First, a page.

Discovery is the process of experiencing something for the first time or rediscovering something that has been lost; it can allow new understandings and renewed perspectives to occur. Through Sean Penn’s film Into the Wild and Robert Gray’s poems Diptych and The Meatworks, the audience experiences how the personas’ perspectives in each scenario goes through a process of discovery that reshapes their understandings of the environment and of the individual.
Diptych is a free verse poem in which the persona, who is a representation of Robert Gray reflects on his experience with his parents as a child and how their lives shaped up his upbringing.
Throughout the poem the audience goes through moments of revelation with Gray as he reminisces about his mother, Gray’s interpretation of his mother is conveyed in this verse “It was as if there were two of her, a harassed person, and a calm” this juxtaposition redirects not only the thematic focus of duality in the poem but also reinforcing through the use of past tense that Gray has since had a changed perspective of his mother.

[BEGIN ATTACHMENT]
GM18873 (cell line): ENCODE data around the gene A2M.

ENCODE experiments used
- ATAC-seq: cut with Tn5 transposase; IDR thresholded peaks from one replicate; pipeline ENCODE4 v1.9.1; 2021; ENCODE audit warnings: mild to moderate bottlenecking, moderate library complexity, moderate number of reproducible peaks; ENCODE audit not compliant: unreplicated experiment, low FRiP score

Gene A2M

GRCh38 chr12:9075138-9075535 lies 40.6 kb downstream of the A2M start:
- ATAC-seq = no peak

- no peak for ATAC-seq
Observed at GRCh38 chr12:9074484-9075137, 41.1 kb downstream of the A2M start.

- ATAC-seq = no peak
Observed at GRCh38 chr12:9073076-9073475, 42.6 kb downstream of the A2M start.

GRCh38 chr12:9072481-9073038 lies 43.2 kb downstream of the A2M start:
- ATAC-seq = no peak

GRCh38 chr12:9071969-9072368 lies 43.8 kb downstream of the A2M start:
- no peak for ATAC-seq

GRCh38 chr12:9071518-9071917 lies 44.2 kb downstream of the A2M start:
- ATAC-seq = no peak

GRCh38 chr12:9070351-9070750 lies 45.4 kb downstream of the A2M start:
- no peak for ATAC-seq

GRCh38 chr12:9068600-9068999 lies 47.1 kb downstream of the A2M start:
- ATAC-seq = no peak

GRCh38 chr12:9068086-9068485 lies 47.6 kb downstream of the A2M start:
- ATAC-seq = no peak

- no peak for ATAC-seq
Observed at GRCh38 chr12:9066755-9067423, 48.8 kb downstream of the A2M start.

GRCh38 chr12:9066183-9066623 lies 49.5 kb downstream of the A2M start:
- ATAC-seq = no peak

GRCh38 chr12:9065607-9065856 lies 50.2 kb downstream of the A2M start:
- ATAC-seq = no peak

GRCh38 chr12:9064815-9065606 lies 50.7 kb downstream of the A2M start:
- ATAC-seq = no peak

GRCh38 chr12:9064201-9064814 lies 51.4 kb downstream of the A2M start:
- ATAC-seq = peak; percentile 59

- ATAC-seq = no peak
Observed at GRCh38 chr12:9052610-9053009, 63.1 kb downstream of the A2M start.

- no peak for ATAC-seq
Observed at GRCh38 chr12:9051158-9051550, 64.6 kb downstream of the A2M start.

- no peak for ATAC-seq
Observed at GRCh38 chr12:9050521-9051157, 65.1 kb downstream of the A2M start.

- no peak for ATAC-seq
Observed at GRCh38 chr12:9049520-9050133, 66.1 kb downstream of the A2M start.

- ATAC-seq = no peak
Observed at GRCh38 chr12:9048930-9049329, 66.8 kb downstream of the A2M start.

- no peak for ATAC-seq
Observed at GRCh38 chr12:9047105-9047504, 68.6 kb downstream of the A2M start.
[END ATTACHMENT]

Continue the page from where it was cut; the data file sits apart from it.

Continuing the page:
Gray follow-ups the statement of his mother’s seemingly dualistic personality by affirming that her “care you could watch reappear like the edge of tidal water” Gray uses a simile to compare his mother’s care to tidal water, as it is known from previous poems he uses water to convey rejuvenation, cleanliness and purity, overall portraying his mother in a positive image and reiterating the fact that perspectives can be reshaped due to a process of rediscovery.